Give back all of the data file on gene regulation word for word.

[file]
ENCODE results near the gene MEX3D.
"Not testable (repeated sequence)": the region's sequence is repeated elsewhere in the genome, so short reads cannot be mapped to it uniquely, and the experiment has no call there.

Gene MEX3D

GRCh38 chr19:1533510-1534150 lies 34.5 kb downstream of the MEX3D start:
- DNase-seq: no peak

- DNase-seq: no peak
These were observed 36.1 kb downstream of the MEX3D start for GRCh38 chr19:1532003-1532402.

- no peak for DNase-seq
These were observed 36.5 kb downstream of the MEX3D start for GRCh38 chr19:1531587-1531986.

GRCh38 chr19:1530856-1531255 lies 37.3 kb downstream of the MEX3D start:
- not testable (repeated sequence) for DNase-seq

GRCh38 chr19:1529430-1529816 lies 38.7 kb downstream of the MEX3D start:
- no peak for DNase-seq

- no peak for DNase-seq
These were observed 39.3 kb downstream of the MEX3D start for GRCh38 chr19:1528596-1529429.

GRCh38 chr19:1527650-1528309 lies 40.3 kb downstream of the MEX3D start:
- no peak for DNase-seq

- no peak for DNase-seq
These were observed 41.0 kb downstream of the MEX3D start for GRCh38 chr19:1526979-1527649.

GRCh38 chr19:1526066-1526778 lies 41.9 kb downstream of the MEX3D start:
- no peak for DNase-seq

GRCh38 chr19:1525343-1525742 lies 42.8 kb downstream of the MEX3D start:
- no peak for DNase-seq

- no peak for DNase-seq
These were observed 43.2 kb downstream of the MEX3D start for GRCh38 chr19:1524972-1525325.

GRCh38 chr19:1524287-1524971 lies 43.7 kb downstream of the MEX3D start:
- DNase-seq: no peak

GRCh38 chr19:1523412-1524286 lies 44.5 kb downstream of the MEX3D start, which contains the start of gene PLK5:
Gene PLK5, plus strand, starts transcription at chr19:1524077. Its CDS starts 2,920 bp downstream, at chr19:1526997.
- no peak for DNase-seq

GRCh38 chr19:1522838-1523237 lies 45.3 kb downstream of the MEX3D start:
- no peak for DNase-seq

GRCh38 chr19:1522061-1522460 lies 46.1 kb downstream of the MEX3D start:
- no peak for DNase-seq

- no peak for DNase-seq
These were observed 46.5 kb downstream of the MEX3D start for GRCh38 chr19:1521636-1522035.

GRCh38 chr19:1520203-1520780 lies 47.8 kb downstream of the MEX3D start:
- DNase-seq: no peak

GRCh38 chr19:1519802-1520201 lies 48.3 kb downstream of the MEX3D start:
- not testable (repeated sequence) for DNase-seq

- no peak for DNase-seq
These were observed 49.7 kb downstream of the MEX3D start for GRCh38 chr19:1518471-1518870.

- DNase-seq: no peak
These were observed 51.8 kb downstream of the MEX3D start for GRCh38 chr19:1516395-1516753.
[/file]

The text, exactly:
ENCODE results near the gene MEX3D.
"Not testable (repeated sequence)": the region's sequence is repeated elsewhere in the genome, so short reads cannot be mapped to it uniquely, and the experiment has no call there.

Gene MEX3D

GRCh38 chr19:1533510-1534150 lies 34.5 kb downstream of the MEX3D start:
- DNase-seq: no peak

- DNase-seq: no peak
These were observed 36.1 kb downstream of the MEX3D start for GRCh38 chr19:1532003-1532402.

- no peak for DNase-seq
These were observed 36.5 kb downstream of the MEX3D start for GRCh38 chr19:1531587-1531986.

GRCh38 chr19:1530856-1531255 lies 37.3 kb downstream of the MEX3D start:
- not testable (repeated sequence) for DNase-seq

GRCh38 chr19:1529430-1529816 lies 38.7 kb downstream of the MEX3D start:
- no peak for DNase-seq

- no peak for DNase-seq
These were observed 39.3 kb downstream of the MEX3D start for GRCh38 chr19:1528596-1529429.

GRCh38 chr19:1527650-1528309 lies 40.3 kb downstream of the MEX3D start:
- no peak for DNase-seq

- no peak for DNase-seq
These were observed 41.0 kb downstream of the MEX3D start for GRCh38 chr19:1526979-1527649.

GRCh38 chr19:1526066-1526778 lies 41.9 kb downstream of the MEX3D start:
- no peak for DNase-seq

GRCh38 chr19:1525343-1525742 lies 42.8 kb downstream of the MEX3D start:
- no peak for DNase-seq

- no peak for DNase-seq
These were observed 43.2 kb downstream of the MEX3D start for GRCh38 chr19:1524972-1525325.

GRCh38 chr19:1524287-1524971 lies 43.7 kb downstream of the MEX3D start:
- DNase-seq: no peak

GRCh38 chr19:1523412-1524286 lies 44.5 kb downstream of the MEX3D start, which contains the start of gene PLK5:
Gene PLK5, plus strand, starts transcription at chr19:1524077. Its CDS starts 2,920 bp downstream, at chr19:1526997.
- no peak for DNase-seq

GRCh38 chr19:1522838-1523237 lies 45.3 kb downstream of the MEX3D start:
- no peak for DNase-seq

GRCh38 chr19:1522061-1522460 lies 46.1 kb downstream of the MEX3D start:
- no peak for DNase-seq

- no peak for DNase-seq
These were observed 46.5 kb downstream of the MEX3D start for GRCh38 chr19:1521636-1522035.

GRCh38 chr19:1520203-1520780 lies 47.8 kb downstream of the MEX3D start:
- DNase-seq: no peak

GRCh38 chr19:1519802-1520201 lies 48.3 kb downstream of the MEX3D start:
- not testable (repeated sequence) for DNase-seq

- no peak for DNase-seq
These were observed 49.7 kb downstream of the MEX3D start for GRCh38 chr19:1518471-1518870.

- DNase-seq: no peak
These were observed 51.8 kb downstream of the MEX3D start for GRCh38 chr19:1516395-1516753.